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The black box is over the O2.

The date code doesn't make sense to me: 647006.

I assume that is the date code as it is not a part number.

Yes, I downloaded the Technical manual from MSA's website.


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PostPosted: Fri Feb 13, 2009 2:49 pm 
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That number you read off is the part number. The date code is located in two places. The original sensor box should have a green sticker on it which has the date code. You see two digits for the month and two digits for the year. This number should match the date code stamped on the TOP of the sensor itself. On the sensor, there is a two character stamp which identifies when it was manufactured. It is stamped into the sensor, not printed.

If you see like 'H 7' stamped into the sensor, that would indicate the month 7 (July) and the year ends in 7, hopefully 2007. The sensor package, if you still have it, would have then a "07 07" on it.

The symptoms of the black box over the O2 reading would indicate the O2 sensor is failing the test and probably out of it's span parameters. While it is possible the main boards are bad, it is unlikely in my opinion. The O2 sensors are probably bad. If you turn on the passport again in normal mode, skip the fresh air step, does the O2 sensor return a 0 reading after it has been zero'ed? Or a number lower than 20.8? When the sensors start going bad, you might only get a top reading of 17, 15, or whatever reading performing that step.. When they are completely bad, you'll just get 0.

Miner Greg


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PostPosted: Fri Feb 13, 2009 7:03 pm 
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The "new sensor" is A4.

Had to take my contact out to find it, They don't make those too ledgible.

I can't find the package.


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PostPosted: Sat Feb 14, 2009 11:01 am 
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So then this sensor would be from January 2004... Just over 5 years old.. Sounds like the sensor is past life.. Problem is that new sensors are close to $200 on EBay. I just took a quick look, a few guys are selling other sensors for the Passport, all around $190ish. You might be able to get an O2 sensor from one of those guys, but it is going to be around that price.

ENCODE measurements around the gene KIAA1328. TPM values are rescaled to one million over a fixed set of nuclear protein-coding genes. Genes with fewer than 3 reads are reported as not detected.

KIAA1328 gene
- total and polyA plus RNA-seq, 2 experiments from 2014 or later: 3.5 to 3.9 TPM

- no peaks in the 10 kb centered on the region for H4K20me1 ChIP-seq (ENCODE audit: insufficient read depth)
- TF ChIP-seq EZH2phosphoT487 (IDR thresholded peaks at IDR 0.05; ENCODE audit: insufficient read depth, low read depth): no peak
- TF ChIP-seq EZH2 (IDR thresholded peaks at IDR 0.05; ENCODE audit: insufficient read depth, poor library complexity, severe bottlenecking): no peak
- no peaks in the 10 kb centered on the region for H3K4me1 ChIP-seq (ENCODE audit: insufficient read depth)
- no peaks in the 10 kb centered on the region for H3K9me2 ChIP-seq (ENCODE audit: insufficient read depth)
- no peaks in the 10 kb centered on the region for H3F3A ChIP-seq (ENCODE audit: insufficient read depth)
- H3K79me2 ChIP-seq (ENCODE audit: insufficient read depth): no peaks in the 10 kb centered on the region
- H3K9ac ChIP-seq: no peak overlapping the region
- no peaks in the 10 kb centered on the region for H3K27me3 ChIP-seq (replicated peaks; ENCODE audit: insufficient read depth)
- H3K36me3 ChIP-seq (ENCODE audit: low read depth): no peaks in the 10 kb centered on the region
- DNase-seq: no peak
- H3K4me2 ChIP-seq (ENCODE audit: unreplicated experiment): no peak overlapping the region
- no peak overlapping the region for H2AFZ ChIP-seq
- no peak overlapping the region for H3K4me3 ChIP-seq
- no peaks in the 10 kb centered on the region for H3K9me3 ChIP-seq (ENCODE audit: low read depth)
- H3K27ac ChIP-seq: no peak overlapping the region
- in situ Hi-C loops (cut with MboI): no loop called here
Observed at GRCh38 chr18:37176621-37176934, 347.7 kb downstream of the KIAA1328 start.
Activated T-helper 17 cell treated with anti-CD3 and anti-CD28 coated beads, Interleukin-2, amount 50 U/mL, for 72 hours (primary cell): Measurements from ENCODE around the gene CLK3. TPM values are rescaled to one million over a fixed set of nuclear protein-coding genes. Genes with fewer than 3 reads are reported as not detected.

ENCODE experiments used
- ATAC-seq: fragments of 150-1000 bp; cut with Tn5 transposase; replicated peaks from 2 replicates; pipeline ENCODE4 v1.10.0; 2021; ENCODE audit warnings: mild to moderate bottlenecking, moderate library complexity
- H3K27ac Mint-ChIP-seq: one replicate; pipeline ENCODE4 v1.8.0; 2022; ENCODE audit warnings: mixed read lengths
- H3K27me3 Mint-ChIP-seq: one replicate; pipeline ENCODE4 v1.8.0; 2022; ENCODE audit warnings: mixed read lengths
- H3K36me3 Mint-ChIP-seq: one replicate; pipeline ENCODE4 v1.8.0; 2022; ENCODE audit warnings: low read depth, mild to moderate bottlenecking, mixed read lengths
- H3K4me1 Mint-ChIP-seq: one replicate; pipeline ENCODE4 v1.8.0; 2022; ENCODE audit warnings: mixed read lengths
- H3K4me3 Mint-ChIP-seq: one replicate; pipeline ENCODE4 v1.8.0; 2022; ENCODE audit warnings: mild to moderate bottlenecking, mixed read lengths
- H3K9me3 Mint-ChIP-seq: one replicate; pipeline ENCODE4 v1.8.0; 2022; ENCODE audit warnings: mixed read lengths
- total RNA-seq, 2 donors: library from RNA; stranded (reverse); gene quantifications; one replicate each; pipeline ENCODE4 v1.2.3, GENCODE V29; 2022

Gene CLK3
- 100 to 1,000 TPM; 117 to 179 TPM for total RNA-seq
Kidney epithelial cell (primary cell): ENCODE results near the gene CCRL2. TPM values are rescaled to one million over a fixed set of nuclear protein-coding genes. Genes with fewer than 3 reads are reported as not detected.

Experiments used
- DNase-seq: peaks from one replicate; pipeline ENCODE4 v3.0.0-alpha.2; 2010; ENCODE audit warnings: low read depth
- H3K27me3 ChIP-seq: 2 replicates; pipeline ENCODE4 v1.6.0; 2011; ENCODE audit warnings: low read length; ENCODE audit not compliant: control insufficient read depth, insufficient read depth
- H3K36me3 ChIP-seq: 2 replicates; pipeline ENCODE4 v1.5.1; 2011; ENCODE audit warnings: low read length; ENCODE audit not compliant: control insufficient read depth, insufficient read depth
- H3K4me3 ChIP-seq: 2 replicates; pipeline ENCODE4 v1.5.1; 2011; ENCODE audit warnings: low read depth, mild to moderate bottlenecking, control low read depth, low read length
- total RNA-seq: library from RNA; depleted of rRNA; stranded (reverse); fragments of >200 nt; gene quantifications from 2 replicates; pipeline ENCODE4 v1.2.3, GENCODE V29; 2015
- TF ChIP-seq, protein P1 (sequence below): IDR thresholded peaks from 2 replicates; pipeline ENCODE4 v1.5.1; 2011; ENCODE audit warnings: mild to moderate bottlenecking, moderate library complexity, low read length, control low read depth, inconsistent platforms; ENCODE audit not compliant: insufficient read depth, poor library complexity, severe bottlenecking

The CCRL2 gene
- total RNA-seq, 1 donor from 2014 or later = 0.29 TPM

Your problem is that you have other sensors bad as well (at least your CO). If you wanted to replace that, there is on listed on EBay for $68. No date code is listed though but it is in the original box. Plus you don't know the state of the LEL sensor or even the battery..

If you are still considering repairing it, you might want to check the state of the LEL sensor and the battery first. The problem with all gas meters is that they are not always cost effective to repair unless you either have sensors on hand or at a reasonable price.

Miner Greg


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PostPosted: Sat Feb 14, 2009 7:34 pm 
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Miner Greg wrote:
So then this sensor would be from January 2004... Just over 5 years old.. Sounds like the sensor is past life.. Problem is that new sensors are close to $200 on EBay. I just took a quick look, a few guys are selling other sensors for the Passport, all around $190ish. You might be able to get an O2 sensor from one of those guys, but it is going to be around that price.

Your problem is that you have other sensors bad as well (at least your CO). If you wanted to replace that, there is on listed on EBay for $68. No date code is listed though but it is in the original box.

Miner Greg


Is there any safe way to know that a sensor off of E-Bay is any good?

The one O2 sensor I got came off E-Bay in factory package. Luckily, I paid less than $50 with shipping, so it's no big loss. But I don't want to throw money away.


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PostPosted: Sun Feb 15, 2009 8:32 pm 
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Well, a safe bet would be if you buy a non new gas meter on Ebay, I would assume at least the O2 sensor is shot unless the unit was recently calibrated. For a new meter or sensor, I would ask the seller to read of the date code on the meter and or sensor. A sensor or meter older than two years would be suspect. I personally wouldn't buy a sensor or meter older than a few months old so that I know it has some life, unless the price is right..

All recent meters and all sensors have date codes on them. An O2 sensor will usually last 3 years once exposed to Oxygen from what I have been told, so keep that in mind.

Miner Greg